LogicBlocks Experiment Guide
7. 2-to-1 Multiplexer
A multiplexer (or mux) is a common digital circuit used to mix a lot of signals into just one. If you want multiple sources of data to share a single, common data line, you’d use a multiplexer to run them into that line. Multiplexers come in all sorts of shapes and sizes, but they’re all made out of logic gates.
Every multiplexer has at least one select line, which is used to select which input signal gets relayed to the output. In a 2-to-1 multiplexer, there’s just one select line. More inputs means more select lines: a 4-to-1 multiplexer would have 2 select lines, an 8-to-1 has 3, and so on (2n inputs requires n select lines).
Think of a mux as a "digital switch". The select line is the throw on the switch, it chooses which of the many inputs get to be the output.
Here’s how you might make a 2-to-1 multiplexer out of logic gates. A and B are the two inputs, X is the select input, and Y is the output.
Here's what a truth table would look like for such a circuit:
|Select Input (X)||Input A||Input B||Output Y|
What You'll Need
- 2x AND Blocks
- 1x OR Block
- 1x Inverter Block
- 1x Splitter Block
- 3x Input Blocks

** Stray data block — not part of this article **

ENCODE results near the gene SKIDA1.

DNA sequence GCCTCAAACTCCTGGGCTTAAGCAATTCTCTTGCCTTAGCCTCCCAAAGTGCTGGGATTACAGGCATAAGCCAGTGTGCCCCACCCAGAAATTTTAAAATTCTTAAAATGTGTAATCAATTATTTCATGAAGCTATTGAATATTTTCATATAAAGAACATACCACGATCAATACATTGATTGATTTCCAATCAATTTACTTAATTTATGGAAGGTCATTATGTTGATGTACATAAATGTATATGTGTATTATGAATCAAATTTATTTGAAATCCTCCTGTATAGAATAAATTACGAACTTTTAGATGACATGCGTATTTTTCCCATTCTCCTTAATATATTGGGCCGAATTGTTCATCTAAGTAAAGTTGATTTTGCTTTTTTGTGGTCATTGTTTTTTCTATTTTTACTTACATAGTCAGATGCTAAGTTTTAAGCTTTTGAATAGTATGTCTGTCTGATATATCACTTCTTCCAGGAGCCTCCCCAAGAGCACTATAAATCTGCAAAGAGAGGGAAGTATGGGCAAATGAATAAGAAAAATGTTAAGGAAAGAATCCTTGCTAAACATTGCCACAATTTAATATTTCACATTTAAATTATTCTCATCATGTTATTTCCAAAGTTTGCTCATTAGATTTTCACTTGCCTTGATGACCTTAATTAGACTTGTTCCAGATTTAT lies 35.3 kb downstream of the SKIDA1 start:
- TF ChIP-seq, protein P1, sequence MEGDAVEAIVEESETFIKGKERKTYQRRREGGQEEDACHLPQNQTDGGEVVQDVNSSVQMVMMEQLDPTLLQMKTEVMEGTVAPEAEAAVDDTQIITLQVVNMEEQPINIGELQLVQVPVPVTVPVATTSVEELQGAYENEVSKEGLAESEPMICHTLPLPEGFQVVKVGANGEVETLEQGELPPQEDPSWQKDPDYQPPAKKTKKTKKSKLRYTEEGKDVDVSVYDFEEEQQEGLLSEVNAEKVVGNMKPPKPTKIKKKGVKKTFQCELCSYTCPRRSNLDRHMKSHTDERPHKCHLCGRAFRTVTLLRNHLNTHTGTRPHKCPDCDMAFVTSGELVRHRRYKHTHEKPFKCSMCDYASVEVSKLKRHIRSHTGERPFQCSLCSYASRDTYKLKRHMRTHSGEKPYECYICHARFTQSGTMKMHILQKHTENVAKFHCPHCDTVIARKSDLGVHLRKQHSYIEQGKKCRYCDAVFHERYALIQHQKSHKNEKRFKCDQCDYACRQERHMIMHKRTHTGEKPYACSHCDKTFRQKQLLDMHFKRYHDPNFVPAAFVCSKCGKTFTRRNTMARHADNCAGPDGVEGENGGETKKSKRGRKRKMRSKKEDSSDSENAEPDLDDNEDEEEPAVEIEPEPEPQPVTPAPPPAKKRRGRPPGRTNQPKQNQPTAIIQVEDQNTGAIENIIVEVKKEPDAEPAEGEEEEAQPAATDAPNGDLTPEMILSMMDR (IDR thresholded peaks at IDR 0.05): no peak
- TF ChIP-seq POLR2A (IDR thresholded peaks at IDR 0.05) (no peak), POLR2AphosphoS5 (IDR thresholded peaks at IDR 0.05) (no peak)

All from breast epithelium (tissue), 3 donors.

- 1x Feedback Cable
- 1x Power Block
Follow the layout below to create a 2-to-1 multiplexer (Hint: pay more attention than we did to matching up the + and − labels!):
We'll need to internally label each of the inputs. The selector input (X) is the lonely input running into the NOT gate. The remaining two inputs are our A and B, which you can arbitrarily name as you wish.
The output of this multiplexer is indicated by the yellow LED on the OR gate.
Give this order of operations a try:
- Initial state: set all three inputs to 0. The output should be 0.
- Flip A to 1. Nothing should happen to the output, since, with the selector switch set to 0, the B input is being fed into the output.
- Toggle the B input to 1. Observe the output, and set B back to 0. The output should follow your toggling on B!
- Switch the selct to 1. The output should now follow the A input, and it won't care what B is set to.
- Is this circuit combinational or sequential? (Don't let the "Feedback" cable fool you!)
- Can you imagine what a 4-to-1 multiplexer might look like? It'd require double the inputs lines -- two selectors and four possible inputs. Here's a (color-coded) schematic for a 4-to-1 multiplexer:
A 4-to-1 demux requires four 3-input ANDs, four NOTs, and one 4-input OR. This circuit allows us to choose to send either A, B, C, or D into the X output. X0 and X1 do the selecting.
- How many gates do you think a 8-to-1 multiplexer might require?